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Japan's Securitizations Remained Stable In 2021's First Half, Despite COVID-19

Capital Markets View - October 2021


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Japan's Securitizations Remained Stable In 2021's First Half, Despite COVID-19

As Japan learns to live with COVID-19, securitizations we rate continue to perform stably.

In the first half of calendar 2021, total new issuance in Japan's securitization market came to about ¥3.4 trillion, up about 4% from the same period of the previous year. Residential mortgage-backed securities (RMBS)--including those Japan Housing Finance Agency (JHF) issued--and asset-backed securities (ABS) accounted for more than 90% of the issuance market in the first half of the year.

During surveillance of securitization transactions we rate in Japan, we did not take any rating actions in the first half of 2021. Under the second and third states of emergency in the first half of 2021, restrictions on economic activity by the government were mild, compared with those imposed under the first state of emergency in 2020. Consequently, the impact on the performance of securitization transactions was limited, in our view.

We published reports that discussed environmental, social, and governance (ESG) credit factors related to securitizations by asset class. The reports below also had Japanese versions published. In these reports, we provide ESG benchmarks by asset class, and in the presale reports of new transactions, we have compared ESG benchmarks and transactions' potential exposures to ESG credit factors and disclosed the results.

Furthermore, in response to rising interest among market participants in the discontinuation of announcements of the Japanese yen London Interbank Offered Rate (LIBOR), we published the following commentaries.

We disclosed in July 2021 the stressed interest rates that we assume in our analysis of securitization cash flows, including Tokyo Term Risk Free Rate (TORF) and Tokyo Overnight Average Rate (TONA), replacement rates of LIBOR by expanding the scope of criteria (see "Methodology To Derive Stressed Interest Rates In Structured Finance," first published Oct. 18, 2019).

Chart 1


Issuance Marks A Marginal Increase

In the first half of calendar 2021, total issuance of rated Japanese securitization transactions stood at about ¥3.4 trillion. This was 4% higher than during the same period of the previous year. The increase, in our view, was in part the effect of a rebound from the pandemic triggered decrease year-on-year between 2019 and 2020. The major drivers of the Japan's securitization market are RMBS transactions, mainly those of JHF, and ABS, in our view.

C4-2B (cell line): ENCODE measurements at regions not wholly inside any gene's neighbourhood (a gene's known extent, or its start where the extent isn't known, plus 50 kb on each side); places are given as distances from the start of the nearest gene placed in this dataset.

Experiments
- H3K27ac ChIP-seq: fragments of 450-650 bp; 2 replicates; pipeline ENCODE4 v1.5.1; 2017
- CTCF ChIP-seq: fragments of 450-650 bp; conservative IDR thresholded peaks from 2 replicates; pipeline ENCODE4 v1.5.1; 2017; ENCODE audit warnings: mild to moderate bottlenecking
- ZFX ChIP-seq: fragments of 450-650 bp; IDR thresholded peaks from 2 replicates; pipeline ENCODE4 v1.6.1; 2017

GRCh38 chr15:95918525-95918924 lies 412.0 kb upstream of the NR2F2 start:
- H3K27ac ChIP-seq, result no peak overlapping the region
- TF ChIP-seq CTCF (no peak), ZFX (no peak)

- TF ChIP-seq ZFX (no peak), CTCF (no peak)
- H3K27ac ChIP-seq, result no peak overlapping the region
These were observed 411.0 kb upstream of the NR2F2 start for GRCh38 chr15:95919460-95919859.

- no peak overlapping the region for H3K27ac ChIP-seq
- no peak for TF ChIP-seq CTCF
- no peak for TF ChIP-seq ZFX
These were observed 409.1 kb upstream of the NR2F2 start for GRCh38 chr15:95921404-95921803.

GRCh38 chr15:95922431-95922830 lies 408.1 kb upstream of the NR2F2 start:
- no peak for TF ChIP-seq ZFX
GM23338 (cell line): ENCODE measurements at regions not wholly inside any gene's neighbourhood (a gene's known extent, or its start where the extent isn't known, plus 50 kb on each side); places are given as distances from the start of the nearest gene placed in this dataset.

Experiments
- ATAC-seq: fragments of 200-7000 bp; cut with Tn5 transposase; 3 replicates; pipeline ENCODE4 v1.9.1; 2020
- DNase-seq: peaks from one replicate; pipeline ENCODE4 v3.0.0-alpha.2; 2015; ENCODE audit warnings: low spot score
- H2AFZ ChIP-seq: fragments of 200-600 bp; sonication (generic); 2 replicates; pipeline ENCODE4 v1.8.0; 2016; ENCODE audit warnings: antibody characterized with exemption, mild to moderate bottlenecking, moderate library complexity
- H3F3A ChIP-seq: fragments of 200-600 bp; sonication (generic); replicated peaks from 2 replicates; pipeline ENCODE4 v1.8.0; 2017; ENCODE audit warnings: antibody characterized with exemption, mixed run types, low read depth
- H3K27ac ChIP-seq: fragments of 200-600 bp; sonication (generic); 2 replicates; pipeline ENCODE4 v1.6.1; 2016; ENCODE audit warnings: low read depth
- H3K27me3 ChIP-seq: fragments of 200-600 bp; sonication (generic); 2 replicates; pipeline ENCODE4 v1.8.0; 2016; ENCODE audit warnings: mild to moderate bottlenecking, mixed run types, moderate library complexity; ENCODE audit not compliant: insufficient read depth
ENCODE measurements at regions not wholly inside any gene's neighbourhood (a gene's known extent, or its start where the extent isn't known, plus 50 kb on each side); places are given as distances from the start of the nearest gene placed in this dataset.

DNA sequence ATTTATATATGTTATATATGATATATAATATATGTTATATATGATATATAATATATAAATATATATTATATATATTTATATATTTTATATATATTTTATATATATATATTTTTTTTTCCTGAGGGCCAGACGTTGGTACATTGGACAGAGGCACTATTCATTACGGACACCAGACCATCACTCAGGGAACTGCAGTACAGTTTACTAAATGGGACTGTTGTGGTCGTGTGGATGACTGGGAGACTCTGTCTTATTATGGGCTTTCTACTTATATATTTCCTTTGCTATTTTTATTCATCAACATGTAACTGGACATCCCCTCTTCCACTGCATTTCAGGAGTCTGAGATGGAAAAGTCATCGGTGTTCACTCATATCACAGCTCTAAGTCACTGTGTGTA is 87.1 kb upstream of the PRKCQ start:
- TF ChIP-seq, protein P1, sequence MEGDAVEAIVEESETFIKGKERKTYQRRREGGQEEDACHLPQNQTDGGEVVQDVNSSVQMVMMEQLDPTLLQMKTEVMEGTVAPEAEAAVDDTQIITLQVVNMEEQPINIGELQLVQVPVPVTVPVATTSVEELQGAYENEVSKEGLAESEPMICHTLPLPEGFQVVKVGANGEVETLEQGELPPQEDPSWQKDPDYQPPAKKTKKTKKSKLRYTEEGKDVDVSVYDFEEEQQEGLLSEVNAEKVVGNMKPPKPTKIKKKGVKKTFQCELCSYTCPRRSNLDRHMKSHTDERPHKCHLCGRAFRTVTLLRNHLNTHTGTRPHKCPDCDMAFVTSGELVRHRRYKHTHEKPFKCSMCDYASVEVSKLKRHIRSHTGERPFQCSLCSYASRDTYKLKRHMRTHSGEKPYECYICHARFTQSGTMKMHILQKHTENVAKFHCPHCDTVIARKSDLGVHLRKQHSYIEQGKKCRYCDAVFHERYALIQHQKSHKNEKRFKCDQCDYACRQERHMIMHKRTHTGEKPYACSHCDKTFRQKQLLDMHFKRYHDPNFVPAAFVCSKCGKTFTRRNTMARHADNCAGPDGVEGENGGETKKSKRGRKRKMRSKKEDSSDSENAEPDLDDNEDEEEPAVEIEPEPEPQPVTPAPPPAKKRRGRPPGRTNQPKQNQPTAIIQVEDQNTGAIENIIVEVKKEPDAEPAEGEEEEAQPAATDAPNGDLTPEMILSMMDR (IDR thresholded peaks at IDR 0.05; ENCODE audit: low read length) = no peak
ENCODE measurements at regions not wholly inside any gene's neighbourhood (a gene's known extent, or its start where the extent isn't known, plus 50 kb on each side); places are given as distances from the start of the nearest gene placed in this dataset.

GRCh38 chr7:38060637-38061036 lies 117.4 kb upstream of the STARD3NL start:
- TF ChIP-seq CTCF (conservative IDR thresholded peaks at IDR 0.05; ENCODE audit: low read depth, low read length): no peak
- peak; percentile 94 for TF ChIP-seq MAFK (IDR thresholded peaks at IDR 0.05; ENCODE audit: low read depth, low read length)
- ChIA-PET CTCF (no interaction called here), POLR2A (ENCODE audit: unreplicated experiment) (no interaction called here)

In the RMBS segment, we assigned ratings to monthly RMBS and series T notes issued by JHF, and transactions backed by housing loan receivables originated by Sumitomo Mitsui Banking Corp. (SMBC): the ¥46.8 billion SMBC Residential Mortgage Trust Certificates No. 45 and the ¥7.4 billion SMBC 45 RMBS ABL (asset-backed loans). Total issuance of rated RMBS issued by JHF, the largest originator in Japan's securitization market, decreased 12.1% from the same period of the previous year to ¥895.1 billion. This was mainly because new housing loans, amid pandemic-induced weak demand for house purchases, plateaued. In the ABS segment, we assigned a rating to the ¥60 billion Driver Japan ten. The collateral comprises Japanese auto loan receivables that Volkswagen Financial Services Japan Ltd. originated.

In the first half of 2021, the second and third states of emergency influenced economic activity. A fourth declaration of a state of emergency was issued in July. This shows that regarding COVID-19, the situation remains fluid. Meanwhile, we expect vaccination progress to help bring about a moderate economic recovery in the second half of 2021. We also believe the volume of newly originated housing loans is highly likely to start to increase in the second half of 2021 as housing starts have been increasing since March 2021. We expect the issuance amount in 2021 for the full year to increase slightly from the previous year.

States Of Emergency Had Little Impact On Surveillance Transactions

We did not take any rating actions on existing transactions we rate in the first half of 2021.

We believe the impact on housing loans of states of emergency in the first half of 2021 was limited. These states of emergency only imposed mild restrictions on economic activity, compared with those imposed during the one declared in 2020.

After the 2020 state of emergency, we saw temporary increases in replacement and withdrawal ratios of JHF's residential mortgage-secured pass-through notes, including those of Government Housing Loan Corp. (GHLC), and the default rate for RMBS issued by private sector entities. However, they largely recovered and then remained stable in the first half of 2021. Moreover, delinquency rates, a leading indicator of default rates, have not changed significantly.